The second aspect of these machines that strikes me is how clearly they reflect the strict partitioning of the larger internet conversations about ‘new’ technology. The sites most associated with geekery, like boingboing or slashdot (not to mention all those ad-supported geek blogger-reviewers), are quick to parse every tiny iteration of the iPhone operating system or the latest inkjet printers. Many of these changes are really minuscule in their practical effects on users and form part of a larger pattern of hyping anything in the computational sphere. DIY technologies get some mention, but almost exclusively in their male-centric forms (think robots and 3D printing of nerdish objects). The development of small, hand-cranked die-cutter/presses whose early adopters include a lot of scrapbookers? Not interested.

 

 

With Boobies

I originally thought I would title this post: “Does Anyone at the New Yorker Actually Know How to Read?” but decided that was slightly too inflammatory. But I’m still baffled at this 2009 post, which I recently stumbled on over there:

 

It’s not the article itself that’s the problem—that at least is a readable and informed look back at the British physician Alex Comfort and his landmark 1972 book The Joy of Sex. The pretext for this article is the release of a new edition of The Joy of Sex, and there’s a good deal of ‘then and now’ stuff in it, leading up to the predictable conclusion that The Joy of Sex has been largely supplanted both by its own success as an educational manual (“What was revolutionary in 1972 seems obvious now”) and by the internet, our collective library of erotica and porn past and present.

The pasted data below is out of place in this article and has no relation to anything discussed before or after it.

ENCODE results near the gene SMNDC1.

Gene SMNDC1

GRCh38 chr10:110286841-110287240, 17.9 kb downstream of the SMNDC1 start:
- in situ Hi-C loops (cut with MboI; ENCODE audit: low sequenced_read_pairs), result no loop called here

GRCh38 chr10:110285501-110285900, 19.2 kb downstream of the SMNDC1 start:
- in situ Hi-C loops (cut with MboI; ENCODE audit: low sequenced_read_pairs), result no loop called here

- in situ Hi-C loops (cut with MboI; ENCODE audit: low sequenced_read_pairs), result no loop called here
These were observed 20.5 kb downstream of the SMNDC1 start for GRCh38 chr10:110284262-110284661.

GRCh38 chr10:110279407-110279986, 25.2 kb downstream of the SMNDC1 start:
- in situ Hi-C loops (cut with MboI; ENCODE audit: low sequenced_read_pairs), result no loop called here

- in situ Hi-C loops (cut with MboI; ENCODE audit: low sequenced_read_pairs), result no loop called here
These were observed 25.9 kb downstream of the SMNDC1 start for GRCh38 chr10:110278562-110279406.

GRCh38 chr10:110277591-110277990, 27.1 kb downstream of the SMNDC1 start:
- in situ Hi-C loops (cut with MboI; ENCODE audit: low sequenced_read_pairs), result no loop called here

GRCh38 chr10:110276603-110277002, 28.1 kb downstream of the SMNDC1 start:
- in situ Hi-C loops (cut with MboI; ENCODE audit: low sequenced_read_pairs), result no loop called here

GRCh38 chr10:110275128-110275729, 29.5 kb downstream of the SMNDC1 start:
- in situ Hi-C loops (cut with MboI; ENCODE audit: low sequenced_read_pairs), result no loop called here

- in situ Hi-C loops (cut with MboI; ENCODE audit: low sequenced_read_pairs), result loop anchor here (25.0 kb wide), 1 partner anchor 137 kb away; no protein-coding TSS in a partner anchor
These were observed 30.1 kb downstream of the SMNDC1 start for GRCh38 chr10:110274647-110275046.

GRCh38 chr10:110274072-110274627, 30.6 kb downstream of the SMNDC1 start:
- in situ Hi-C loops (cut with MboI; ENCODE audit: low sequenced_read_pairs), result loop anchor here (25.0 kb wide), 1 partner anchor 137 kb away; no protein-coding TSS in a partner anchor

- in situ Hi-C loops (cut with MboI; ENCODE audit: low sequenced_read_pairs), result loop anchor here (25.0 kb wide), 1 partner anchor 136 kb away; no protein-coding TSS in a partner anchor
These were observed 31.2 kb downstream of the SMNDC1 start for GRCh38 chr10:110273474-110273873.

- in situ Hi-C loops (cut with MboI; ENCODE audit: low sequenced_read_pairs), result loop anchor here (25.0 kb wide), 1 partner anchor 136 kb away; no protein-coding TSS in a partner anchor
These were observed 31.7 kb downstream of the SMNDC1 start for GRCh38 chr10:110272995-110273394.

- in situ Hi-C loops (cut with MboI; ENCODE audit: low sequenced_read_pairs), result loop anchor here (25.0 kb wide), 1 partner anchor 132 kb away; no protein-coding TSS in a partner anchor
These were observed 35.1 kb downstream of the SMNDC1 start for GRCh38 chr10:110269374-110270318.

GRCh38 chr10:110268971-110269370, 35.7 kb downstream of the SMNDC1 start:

Along the way, author Ariel Levy rightly criticizes The Joy of Sex for its—how do I put this without using words like heteronormative or phallocentric?—well, for what she flags as “the feel of a penis propaganda pamphlet.” She goes on to mention the “feminist alternative” to Joy of Sex, the Boston Women’s Health Book Collective’s Our Bodies, Ourselves, which was published a year before The Joy of Sex. Together and separately, these two books changed the terms of debate about sexuality in America by directly attacking the culture of misinformation surrounding it.

And this is why I’m still scratching my head. Here is an article written at a moment when women in America are having to refight many of the very same issues of the 1970s that prompted these two books—control over one’s own body, right to abortion, freedom from reflexive victim-blaming in rape cases, normalization of plastic surgery, to name just a few. And even as the author clearly respects The Joy of Sex as a mass education project, she also calls out Comfort for his various blind spots (homosexuality, for one). So what is the thumbnail image that accompanies this essay? In case you skipped right over it as one so often does with this kind of graphical window dressing: